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Joan Walmsley writes…Taxing patience and taxing patients

In order to “incentivise employers to think differently about their recruitment and skills decisions and the balance between investing in UK skills and overseas recruitment” (Lord Nash in the Lords on Tuesday) the government has decided to introduce an Immigration Skills Charge, a tax of £1000 per employee, per year, paid in advance by an employer wishing to recruit a skilled worker from outside the European Economic Area.

It does not apply to everyone, of course. Exceptions have been made for a variety of post-graduate scientists (including social and humanities scientists), research and development managers, and higher education teaching professionals.

Two groups that have not been exempted are professionals in health and social care. We know that both of these sectors are heavily dependent upon recruiting professionals from all over the world. We know only too well, from report after report, of the dire financial straits of the NHS: three quarters of NHS trusts are in deficit; nearly every A&E has limped from crisis to crisis this winter; we are short of nurses and retention is awful; hospital doctors’ rosters are unfilled; and GP practices can’t replace retiring doctors. The staff have become the shock-absorber for the NHS.

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Baroness Joan Walmsley writes…Can’t we agree to agree on funding health and social care?

A sight that all of us will have seen since the Autumn is ambulances queuing at A & E and patients waiting on trolleys in hospital corridors. Some of us will have seen the situation at first hand, waiting with a relative or waiting for treatment. Bed occupancy has been dangerously high in many hospitals, with senior managers and doctors having to take decisions that, in some instances, are literally life or death.

Upsetting as these images are, they show only the tip of a very large iceberg that is threatening to sink an NHS and the social care system unable to cope with demand.

Three reports have been published this week which expose the crisis in other key services.

The Kings Fund’s report “Understanding NHS financial pressures: How are they affecting patient care?” looked at the impact on four services that rarely make the headlines: genito-urinary medicine (GUM) services; district nursing services; elective hip replacement services: and neonatal services. The report states:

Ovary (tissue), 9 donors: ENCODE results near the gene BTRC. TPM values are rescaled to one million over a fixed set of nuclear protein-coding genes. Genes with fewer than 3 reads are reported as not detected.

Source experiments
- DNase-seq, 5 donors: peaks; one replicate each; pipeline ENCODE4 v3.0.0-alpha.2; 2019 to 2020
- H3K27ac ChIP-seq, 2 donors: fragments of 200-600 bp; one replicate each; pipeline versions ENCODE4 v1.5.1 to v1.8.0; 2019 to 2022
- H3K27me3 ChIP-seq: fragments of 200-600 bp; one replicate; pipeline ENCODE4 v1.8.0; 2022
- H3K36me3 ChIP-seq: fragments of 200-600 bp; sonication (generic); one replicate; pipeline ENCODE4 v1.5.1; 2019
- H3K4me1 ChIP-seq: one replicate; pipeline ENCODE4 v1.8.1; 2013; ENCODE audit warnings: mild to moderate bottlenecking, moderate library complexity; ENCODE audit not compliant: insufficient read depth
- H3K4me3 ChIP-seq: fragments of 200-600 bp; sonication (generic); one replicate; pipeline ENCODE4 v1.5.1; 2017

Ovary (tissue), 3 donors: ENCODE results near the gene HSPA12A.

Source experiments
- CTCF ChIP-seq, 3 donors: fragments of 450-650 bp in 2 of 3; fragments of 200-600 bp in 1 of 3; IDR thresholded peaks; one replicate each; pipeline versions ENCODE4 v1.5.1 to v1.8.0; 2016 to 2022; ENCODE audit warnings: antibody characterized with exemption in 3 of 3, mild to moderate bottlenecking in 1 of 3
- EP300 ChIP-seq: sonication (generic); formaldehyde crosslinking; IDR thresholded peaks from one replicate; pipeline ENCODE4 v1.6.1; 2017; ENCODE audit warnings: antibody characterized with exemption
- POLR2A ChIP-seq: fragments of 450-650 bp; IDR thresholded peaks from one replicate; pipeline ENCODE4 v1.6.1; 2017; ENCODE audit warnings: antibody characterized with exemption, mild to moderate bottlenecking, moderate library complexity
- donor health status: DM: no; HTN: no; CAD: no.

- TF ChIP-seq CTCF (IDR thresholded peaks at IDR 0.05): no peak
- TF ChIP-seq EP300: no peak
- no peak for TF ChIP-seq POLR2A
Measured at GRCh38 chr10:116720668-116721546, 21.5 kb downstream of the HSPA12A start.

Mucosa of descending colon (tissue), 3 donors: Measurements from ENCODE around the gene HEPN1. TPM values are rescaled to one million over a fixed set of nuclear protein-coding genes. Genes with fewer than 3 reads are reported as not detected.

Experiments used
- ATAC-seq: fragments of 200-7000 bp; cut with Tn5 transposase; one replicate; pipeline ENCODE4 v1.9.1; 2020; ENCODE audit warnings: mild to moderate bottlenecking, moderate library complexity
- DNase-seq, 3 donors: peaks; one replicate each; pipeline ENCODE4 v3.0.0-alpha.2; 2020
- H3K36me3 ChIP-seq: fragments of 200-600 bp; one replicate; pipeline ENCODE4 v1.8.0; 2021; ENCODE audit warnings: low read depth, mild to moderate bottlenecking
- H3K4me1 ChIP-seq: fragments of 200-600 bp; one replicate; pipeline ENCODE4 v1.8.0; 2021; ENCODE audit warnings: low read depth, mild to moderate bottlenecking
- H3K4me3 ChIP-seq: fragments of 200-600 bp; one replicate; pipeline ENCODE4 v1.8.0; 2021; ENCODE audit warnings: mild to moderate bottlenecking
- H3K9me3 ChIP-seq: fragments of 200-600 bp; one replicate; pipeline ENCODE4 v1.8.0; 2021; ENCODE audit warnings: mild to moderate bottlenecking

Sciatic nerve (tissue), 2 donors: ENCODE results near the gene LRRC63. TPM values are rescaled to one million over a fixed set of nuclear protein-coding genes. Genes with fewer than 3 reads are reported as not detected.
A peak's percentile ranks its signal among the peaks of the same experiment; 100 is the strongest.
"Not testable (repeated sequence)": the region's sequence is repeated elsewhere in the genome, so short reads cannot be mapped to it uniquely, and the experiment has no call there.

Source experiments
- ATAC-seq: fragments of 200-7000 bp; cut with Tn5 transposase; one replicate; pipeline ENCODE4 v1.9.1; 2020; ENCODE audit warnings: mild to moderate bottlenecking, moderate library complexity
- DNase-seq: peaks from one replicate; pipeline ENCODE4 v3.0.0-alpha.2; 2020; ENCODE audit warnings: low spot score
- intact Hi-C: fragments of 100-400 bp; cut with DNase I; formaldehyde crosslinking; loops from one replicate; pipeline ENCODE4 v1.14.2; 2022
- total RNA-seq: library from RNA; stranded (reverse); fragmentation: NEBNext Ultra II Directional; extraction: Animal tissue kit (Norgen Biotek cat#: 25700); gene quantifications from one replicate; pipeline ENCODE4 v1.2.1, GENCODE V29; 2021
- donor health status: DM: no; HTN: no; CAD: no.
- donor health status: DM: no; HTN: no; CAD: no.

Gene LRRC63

The growing gap between demand for services and available resources means that staff are acting as shock absorbers, working longer hours and more intensely to protect patient care. ….
Our findings create a fundamental challenge to the direction of travel set out in the NHS five year forward view ……the NHS appears to be moving further away from its goal of strengthening community-based services and focusing on prevention, rather than making progress towards it.

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Baroness Joan Walmsley writes…Will new PM’s actions speak louder than her words?

On Tuesday, just two days before parliament starts its recess and less than a week after Theresa May first addressed the commons as Prime Minister, Sir Simon Stevens, CEO of NHS England, wrote about his priorities for the NHS. 

For most of us his comments and overall strategy will seem eminently sensible. The question I ask myself is this: Will Theresa May’s government pay lip service to Simon Stevens’ strategy or will they actually commit to the funds and action needed to carry it through?

You might say I am being unduly cynical and that I am not giving this new PM a chance. You may be right, although keeping Mr Hunt as her Secretary of State for Health does not strike me as very smart, given that he is so toxic to the doctors.

Stevens expresses concerns about two policy areas in particular – obesity & mental health, both of which are not getting the focus they deserve.